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AND RECTOR FOR SIXTY-TWO YEARS OF ST. JOHN'S, MANCHESTER.
Second Edition, Revised and Enlarged. Printed in Graduated Reformed Spelling.
PREFACE TO SECOND EDITION.
The manuscript which formed the basis of the following Biography was written by my father-in-law, George Harrison, within a few years of Mr Clowes's decease. He read portions of it to me in 1838, at the same time stating his wish that some one with more turn for biography than he had, would take the work in hand, and make a picture from his sketch.
His own Preface to the manuscript is as follows :-"Having repeatedly requested the friends of the late Mr Clowes to commit to writing all they could recollect of him, and finding one after another following him to an eternal world without having left any such recollections behind, I felt it the more incumbent upon me to set down what came under my own observation respecting this most interesting character during his latter years ; as well as what I had gathered from himself and his personal acquaintances from an earlier period. Since I began to write, however, I have been favored with several valuable collections of letters, and notes of his conversations. I have also included the substance of the short Memoir already published, having heard it from Mr Clowes's own mouth."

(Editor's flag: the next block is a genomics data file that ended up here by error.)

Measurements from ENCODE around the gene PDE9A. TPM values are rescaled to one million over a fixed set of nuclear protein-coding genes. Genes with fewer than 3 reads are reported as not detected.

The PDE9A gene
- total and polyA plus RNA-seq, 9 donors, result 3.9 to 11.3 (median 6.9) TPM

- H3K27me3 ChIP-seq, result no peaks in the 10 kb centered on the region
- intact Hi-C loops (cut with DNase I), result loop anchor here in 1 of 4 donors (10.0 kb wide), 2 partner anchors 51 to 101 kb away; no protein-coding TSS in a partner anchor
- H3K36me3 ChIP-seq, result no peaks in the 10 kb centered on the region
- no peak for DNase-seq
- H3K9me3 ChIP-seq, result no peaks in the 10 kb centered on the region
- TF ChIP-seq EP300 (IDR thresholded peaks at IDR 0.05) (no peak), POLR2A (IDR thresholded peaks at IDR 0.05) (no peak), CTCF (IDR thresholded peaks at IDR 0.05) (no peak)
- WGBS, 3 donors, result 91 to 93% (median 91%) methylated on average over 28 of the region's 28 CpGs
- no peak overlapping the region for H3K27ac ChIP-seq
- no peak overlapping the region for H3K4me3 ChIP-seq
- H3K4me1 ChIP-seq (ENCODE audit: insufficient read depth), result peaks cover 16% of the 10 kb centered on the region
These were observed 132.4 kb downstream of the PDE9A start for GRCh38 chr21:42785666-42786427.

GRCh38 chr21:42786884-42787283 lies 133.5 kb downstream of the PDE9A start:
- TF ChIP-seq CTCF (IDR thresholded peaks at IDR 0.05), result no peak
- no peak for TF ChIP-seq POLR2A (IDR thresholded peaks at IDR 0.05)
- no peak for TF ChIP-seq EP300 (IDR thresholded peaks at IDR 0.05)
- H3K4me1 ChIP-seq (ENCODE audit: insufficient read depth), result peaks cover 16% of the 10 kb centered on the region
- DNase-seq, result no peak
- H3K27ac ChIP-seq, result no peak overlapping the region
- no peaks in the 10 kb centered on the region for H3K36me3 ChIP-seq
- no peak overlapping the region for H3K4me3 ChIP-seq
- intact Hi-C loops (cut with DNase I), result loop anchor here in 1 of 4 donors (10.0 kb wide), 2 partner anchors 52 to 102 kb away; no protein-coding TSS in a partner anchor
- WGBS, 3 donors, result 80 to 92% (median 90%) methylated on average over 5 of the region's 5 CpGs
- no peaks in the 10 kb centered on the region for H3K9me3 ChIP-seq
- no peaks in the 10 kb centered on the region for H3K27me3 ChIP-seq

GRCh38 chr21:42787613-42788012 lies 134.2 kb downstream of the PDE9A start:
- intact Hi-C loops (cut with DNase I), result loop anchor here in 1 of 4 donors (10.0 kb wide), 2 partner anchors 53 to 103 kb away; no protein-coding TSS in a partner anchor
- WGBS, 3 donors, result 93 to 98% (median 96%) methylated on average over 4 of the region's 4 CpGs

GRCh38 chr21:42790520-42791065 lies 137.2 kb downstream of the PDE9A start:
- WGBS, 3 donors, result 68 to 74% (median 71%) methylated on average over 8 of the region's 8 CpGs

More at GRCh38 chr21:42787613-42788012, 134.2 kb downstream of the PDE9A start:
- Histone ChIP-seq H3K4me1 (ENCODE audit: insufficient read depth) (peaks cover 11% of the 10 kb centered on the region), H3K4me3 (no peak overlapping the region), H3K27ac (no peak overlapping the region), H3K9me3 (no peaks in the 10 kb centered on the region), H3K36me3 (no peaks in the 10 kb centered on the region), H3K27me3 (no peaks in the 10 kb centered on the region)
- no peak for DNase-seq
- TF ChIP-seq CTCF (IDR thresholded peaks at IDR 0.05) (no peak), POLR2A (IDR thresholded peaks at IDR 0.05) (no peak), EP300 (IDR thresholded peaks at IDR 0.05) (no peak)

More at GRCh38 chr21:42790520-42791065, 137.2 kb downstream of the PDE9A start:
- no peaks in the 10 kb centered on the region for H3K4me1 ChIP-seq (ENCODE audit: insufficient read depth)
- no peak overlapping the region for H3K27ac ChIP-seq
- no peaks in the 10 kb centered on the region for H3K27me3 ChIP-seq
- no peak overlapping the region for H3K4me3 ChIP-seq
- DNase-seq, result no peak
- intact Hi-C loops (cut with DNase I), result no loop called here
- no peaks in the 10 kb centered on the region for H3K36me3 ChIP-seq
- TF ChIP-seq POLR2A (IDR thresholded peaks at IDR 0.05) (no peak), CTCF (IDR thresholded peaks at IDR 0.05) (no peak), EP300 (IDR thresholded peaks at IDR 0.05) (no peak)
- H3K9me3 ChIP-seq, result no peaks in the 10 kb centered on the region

More than forty years passed without any further progress being made towards a complete Life of this excellent man. Meanwhile the manuscript came into my possession, as well as Mr Clowes's original letters to Mr Tulk, Mr Harrison, and others. Though I never had the advantage of seeing Mr Clowes, his writings have been, under Divine Providence, the principal means of my own happiness, and I esteem it a high privilege indeed to be enabled to take a humble part in bringing their pious and enlightened author before a younger generation.
The original matter collected by Mr Harrison forms but a small part of the present volume. His personal recollections are now placed in a separate chapter, and I have endeavored to improve the arrangement of the whole materials, including some corrections, and a good deal of new matter elicited by the former edition.
Winscombe, March, 1882.
In the Common Spelling.
5. A New Denomination. Abbé Barruel. 1788–99
Spelling with the old Alphabet.
In the Second Stage of the Spelling Reform, with the new letters
“4, 9, 3, 8, 8.”
In the Third Stage of the Spelling Reform, adding the new letters
“ę, į, o, o, y."
In the Fourth and Final Stage of the Spelling Reform, adding the new letters
4, 5, G."
not monotonous,” ets.
Page 166, line 11. The atheistical writer was Richard Carlile, not Carlyle.